wrestles to fund the nation's highways, a report released Jan.
17 says congestion on interstate highways is hurting the system's
capacity to move people and goods.
the nation's 45,000 miles of interstate highway increased by 37
percent from 1991 to 2001, according to The Road Information Program
(TRIP), a non-profit Washington, DC, group supported by the transportation
lists the five states with the busiest interstates as California,
Maryland, Minnesota, Rhode Island and Washington. The TRIP report,
drawn from Federal Highway Administration data, predicts traffic
on the interstate system will increase 42 percent over the next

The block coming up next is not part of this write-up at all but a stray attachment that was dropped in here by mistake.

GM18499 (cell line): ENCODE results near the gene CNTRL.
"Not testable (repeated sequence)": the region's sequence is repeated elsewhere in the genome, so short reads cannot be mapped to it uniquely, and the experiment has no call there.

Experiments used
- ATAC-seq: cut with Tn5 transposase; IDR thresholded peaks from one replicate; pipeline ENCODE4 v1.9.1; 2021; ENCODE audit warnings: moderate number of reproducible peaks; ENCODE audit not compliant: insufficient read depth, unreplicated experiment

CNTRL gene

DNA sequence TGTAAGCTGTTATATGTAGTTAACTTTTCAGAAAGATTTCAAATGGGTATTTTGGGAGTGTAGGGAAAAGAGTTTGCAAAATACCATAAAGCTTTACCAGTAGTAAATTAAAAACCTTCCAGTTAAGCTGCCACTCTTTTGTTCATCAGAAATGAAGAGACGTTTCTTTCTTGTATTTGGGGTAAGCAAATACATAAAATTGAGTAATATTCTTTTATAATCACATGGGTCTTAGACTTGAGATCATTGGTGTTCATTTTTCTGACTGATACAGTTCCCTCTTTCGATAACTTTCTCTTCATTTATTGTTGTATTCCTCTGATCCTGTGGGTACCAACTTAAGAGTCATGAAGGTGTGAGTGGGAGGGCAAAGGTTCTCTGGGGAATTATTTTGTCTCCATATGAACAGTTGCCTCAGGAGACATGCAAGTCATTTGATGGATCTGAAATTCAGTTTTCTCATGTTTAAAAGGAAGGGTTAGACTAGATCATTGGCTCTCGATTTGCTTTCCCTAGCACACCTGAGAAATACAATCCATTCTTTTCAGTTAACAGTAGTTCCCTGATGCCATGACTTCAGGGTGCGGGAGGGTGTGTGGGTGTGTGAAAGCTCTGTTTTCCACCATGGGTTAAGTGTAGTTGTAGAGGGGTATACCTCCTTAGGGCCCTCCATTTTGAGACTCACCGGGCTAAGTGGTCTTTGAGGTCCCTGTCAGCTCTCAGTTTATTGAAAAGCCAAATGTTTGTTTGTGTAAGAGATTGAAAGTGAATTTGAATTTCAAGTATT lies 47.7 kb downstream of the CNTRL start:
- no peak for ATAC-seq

two decades. Truck traffic is expected to grow 54 percent.
Young (R-AK), chairman of the House Transportation and Infrastructure
Committee, said the report highlights difficult issues, as reported
by USA Today.
must reauthorize long-term funding for transportation this year.
Young said funding must increase $31 billion to $40 billion a
year "just to maintain the system as it is today."
big rub is where are we going to find the money," Young said.
could come from an increase in the federal fuel tax, now 18.4
cents a gallon, or from a greater use of cash reserves in the
federal highway trust fund. That fund finances road building and
repair with fuel-tax revenue.
report had some good news. It said the condition of the interstate
system had shown improvements in the past five years – for example,
the condition of interstate bridges has improved, and the amount
of interstate miles listed in poor condition dropped from 27 percent
in 1996 to 16 percent in 2001.